A s a regal animal, swans are difficult to draw for any artist. Luckily, we have created this very simple tutorial to help you gain some experience and draw a swan that is both beautiful and realistic. Get yourself some paper and a pencil or artist’s tablet, put on some great music or your best series, and let’s start some drawing swan art!
Table of Contents
- 1 Swans: An Introduction
- 2 A Step-by-Step Tutorial on Swan Drawing
- 2.1 Drawing Supplies for Our Swan
- 2.2 Step 1: Body Construction
- 2.3 Step 2: Drawing the Wings
- 2.4 Step 3: Drawing the Neck
- 2.5 Step 4: Drawing the Head
- 2.6 Step 5: Drawing the Wing Feathers
- 2.7 Step 6: Starting the Beak
- 2.8 Step 7: Creating the Separate Face Parts
- 2.9 Step 8: Joining the Lower and Upper Parts of the Body
- 2.10 Step 9: Completing the Outline of Our Swan Drawing
- 2.11 Step 10: Details and Finer Lines
- 2.12 Step 11: Adding Texture
- 2.13 Step 12: Finalizing the Shading
- 3 Frequently Asked Questions
Swans: An Introduction
Intelligent and beautiful, swans have a memory that allows them to recall their communications with humans. There are six species of swan globally, and a fear of swans is called either cygnophobia or kiknophobia. Swans become sexually mature at around three years old, and when they find their partner, they usually mate for life. According to legend, the Queen of England owns all the swans in the land, so they are cherished!
A Step-by-Step Tutorial on Swan Drawing
After a bit of background on the royal swan, let’s start our drawing tutorial. We will guide you through the whole process of how to draw a realistic swan, from constructing the lines to detailed shading. Let us check out what we will need in learning how to draw a swan.
Drawing Supplies for Our Swan
This tutorial can be used with almost any medium – you could follow along with pencil and paper or even use your fancy drawing tablet to create your swan drawing. Grab the following if you would like to draw the old-fashioned way:
- A piece of paper or a drawing pad
- A pencil set
- A rubber eraser
Step 1: Body Construction
Wherever shape and proportion are important, like when drawing an animal, it is always good to start with a few construction lines. These lines will help to create the basic form of the drawing before the details are added. The proportions are extremely important when you draw a swan, as it has a very recognizable and unique shape.
If we create the drawing without the construction lines, we may end up with strange proportions. The first shape to create is a large oval, the same as the one in the example above. The oval will become the body of our swan drawing, and we will complete it with all of the finer details later on.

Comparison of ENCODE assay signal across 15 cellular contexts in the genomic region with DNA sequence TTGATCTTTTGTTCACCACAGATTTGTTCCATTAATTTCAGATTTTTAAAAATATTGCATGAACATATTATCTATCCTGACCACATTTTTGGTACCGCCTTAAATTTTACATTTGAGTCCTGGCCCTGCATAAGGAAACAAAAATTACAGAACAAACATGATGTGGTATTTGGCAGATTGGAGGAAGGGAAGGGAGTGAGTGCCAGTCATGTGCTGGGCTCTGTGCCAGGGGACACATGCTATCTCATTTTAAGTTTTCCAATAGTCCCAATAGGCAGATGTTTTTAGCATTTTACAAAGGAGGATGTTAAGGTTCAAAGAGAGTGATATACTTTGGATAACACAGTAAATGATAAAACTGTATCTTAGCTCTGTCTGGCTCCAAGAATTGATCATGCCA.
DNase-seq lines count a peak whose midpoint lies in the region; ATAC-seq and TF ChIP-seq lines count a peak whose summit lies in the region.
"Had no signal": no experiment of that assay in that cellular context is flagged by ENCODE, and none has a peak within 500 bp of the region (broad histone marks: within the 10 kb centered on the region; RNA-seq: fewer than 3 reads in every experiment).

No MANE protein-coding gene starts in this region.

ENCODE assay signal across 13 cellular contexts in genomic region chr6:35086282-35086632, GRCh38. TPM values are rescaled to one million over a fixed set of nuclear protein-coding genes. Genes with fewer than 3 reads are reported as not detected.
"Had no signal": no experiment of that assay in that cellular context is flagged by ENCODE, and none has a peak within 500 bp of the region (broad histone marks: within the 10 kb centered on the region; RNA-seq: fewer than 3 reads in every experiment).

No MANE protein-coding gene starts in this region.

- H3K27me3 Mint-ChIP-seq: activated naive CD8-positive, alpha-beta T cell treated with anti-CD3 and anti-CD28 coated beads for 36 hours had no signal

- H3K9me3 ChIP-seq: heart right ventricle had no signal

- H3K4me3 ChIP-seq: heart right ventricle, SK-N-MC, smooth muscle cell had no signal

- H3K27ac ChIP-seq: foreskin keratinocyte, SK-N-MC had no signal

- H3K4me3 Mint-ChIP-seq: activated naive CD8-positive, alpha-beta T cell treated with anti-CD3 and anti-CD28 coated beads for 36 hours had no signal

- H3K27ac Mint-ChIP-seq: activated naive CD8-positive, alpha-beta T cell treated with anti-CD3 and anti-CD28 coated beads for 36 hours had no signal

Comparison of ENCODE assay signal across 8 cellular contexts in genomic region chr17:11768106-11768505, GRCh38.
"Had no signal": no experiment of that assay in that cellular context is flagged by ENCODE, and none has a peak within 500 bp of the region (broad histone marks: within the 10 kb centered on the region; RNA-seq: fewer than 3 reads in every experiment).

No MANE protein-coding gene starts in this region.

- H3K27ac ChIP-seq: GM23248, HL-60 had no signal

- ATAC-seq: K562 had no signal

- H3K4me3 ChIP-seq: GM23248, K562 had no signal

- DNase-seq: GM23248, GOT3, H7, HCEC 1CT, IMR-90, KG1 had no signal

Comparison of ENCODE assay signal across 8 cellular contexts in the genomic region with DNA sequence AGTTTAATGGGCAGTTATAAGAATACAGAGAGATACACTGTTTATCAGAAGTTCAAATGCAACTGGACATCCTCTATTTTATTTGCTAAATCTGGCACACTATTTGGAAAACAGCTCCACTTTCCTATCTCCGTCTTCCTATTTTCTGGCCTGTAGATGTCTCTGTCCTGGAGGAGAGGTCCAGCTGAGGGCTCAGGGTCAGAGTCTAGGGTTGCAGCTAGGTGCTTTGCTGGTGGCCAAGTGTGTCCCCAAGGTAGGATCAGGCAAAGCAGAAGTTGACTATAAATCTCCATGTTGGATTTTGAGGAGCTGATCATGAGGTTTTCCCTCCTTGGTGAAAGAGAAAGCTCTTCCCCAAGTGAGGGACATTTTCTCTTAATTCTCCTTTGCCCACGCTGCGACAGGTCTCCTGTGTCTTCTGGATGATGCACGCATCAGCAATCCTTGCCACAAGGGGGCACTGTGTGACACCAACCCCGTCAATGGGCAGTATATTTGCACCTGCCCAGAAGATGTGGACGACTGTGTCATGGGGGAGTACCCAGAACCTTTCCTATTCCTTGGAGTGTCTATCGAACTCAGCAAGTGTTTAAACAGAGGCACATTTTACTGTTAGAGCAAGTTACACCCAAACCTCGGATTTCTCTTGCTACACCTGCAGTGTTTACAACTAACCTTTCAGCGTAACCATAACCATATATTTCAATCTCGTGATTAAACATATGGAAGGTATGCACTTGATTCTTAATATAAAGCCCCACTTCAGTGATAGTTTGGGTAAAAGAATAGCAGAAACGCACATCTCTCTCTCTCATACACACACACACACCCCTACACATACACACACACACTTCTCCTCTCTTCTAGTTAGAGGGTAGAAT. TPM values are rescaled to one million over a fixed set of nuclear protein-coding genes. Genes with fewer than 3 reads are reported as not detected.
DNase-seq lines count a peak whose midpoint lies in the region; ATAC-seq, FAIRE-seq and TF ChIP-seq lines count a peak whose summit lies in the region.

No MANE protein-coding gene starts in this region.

Don’t forget to leave plenty of space around the oval for the other sections you have yet to draw!.
Step 2: Drawing the Wings
In this part, we will create the outline for the wings of our swan art. We will use another oval, placed at an angle to the first. The second oval should be slightly rounder than the first and the angle shouldn’t be too steep. Check out this example:
Step 3: Drawing the Neck
The next step is one of the easiest parts to recognize on a swan: its long, curved neck. Since these are just construction lines at the moment, a single curved line can be used to illustrate the shape of the neck. Start the curved line on the left side of the first oval, being sure not to begin at the end of the oval, as we are just sketching the structure of the neck – we will be adding details to both sides of it later. It should look a bit like you have stretched a number “2”, as you can see in the example below.
Step 4: Drawing the Head
This is also a basic step and requires another oval. This oval should be a lot smaller than the other two and will sit directly on top of the neckline, above the curve. This new oval should be angled down a bit. Imagine that the beak on the side of the head is aimed towards the front of the first oval for the body.
Tip: This initial construction of the head can be drawn differently depending on the angle you would want the head to be at in your drawing. In this tutorial, our swan’s head is in a resting position, a more natural look. However, as an artist learning how to draw a realistic swan, you can position it more or less any way you want.
Step 5: Drawing the Wing Feathers
In this step, we start to move away from just the construction lines and will begin to bring in more of our freehand drawing techniques. Start by creating a curved feather line that extends from the top of the wing oval, which then drops down, flicks back up, and creates a point just before ending on the oval. You can then draw some feathers towards the back of the oval wing, thus slowly bringing your wing to life.
Tip: The feathers that are farthest to the back wil look the most pointed. These are called flight wings and help to aid the swan with airflow when flying. You will therefore need to draw these feathers to be pointy and sharp so that they look authentic.
Step 6: Starting the Beak
This is a very simple and quick step in our swan drawing tutorial. All you need to do for this step is to draw a curved “V” shape from just below the center of the head’s oval. Easy peasy!
Step 7: Creating the Separate Face Parts
In step seven, we will create arch lines and curves to draw the face of our swan drawing. There are explicit patterns on the front of all swan’s faces. Further down into the tutorial, we will add color to this pattern to differentiate the swan’s head from its characteristic face. We can also draw a small, curved piece onto the beak to show the bulge that covers the beak of a swan.
Step 8: Joining the Lower and Upper Parts of the Body